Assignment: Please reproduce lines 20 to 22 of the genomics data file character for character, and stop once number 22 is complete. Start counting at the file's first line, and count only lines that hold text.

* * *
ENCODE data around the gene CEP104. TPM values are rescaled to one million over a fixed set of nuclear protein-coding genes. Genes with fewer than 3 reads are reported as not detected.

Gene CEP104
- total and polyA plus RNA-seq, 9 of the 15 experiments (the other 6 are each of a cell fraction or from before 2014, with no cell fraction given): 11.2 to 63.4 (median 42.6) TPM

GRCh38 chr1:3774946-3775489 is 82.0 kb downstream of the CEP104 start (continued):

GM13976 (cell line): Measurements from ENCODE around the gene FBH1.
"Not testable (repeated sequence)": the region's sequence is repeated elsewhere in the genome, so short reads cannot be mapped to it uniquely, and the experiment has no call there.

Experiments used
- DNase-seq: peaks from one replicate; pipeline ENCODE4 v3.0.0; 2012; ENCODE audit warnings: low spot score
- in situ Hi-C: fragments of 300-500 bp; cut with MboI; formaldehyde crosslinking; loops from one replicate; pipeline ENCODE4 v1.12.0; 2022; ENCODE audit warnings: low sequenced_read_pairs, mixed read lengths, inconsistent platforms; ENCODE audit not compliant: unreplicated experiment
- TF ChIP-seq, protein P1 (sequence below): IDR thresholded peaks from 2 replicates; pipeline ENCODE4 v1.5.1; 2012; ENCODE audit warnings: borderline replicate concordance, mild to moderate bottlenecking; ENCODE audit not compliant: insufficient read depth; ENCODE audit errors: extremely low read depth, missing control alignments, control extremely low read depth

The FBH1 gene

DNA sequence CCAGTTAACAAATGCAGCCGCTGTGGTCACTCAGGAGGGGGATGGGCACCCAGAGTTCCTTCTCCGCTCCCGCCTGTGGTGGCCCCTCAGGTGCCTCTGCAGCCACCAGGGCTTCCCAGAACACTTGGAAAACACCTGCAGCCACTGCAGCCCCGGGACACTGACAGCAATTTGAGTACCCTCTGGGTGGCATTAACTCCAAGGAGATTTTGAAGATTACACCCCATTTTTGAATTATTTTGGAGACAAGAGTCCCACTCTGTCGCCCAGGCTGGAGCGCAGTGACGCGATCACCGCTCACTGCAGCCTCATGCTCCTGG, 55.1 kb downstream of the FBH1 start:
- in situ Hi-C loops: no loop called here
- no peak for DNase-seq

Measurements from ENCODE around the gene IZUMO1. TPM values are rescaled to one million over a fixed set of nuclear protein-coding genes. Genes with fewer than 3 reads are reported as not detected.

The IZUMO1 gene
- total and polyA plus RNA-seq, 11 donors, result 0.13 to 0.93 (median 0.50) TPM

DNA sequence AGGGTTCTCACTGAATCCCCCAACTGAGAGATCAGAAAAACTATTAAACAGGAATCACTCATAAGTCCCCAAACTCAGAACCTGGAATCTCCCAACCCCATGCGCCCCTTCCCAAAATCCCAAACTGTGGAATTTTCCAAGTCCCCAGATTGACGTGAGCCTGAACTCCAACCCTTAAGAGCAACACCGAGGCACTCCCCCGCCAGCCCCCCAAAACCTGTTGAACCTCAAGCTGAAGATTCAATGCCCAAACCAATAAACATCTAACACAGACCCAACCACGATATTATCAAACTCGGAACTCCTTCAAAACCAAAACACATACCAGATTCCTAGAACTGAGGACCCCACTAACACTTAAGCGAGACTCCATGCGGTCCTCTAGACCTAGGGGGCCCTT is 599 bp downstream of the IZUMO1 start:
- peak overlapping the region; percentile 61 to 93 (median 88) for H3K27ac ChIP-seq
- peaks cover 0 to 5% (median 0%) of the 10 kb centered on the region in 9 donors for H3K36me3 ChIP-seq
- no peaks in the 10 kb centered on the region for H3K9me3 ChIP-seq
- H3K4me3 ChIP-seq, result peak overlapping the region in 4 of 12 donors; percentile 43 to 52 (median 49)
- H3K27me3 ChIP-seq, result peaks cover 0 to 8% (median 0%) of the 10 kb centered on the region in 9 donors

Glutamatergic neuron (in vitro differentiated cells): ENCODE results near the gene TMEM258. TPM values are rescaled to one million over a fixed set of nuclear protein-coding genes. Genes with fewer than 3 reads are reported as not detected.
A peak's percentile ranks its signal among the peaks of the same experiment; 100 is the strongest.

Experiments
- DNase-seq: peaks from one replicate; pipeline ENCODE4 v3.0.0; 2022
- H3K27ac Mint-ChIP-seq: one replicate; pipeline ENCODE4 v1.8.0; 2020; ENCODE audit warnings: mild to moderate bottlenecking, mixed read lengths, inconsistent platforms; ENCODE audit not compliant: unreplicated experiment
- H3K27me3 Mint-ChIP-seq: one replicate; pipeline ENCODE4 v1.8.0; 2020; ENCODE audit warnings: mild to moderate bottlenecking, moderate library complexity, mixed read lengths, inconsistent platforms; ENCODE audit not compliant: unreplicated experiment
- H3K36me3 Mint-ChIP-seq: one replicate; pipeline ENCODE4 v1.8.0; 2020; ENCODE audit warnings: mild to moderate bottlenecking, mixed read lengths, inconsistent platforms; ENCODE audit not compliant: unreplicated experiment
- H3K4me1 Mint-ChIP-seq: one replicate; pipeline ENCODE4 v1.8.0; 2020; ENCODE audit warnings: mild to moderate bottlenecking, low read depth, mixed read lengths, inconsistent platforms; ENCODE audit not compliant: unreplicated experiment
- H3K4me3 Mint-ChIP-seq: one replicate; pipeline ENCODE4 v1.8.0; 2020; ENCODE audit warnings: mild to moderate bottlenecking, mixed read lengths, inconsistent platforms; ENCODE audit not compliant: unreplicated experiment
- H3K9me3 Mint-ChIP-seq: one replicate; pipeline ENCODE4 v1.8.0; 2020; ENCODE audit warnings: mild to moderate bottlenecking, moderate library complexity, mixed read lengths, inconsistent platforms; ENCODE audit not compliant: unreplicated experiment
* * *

- peaks cover 0 to 5% (median 0%) of the 10 kb centered on the region in 9 donors for H3K36me3 ChIP-seq
- no peaks in the 10 kb centered on the region for H3K9me3 ChIP-seq
- H3K4me3 ChIP-seq, result peak overlapping the region in 4 of 12 donors; percentile 43 to 52 (median 49)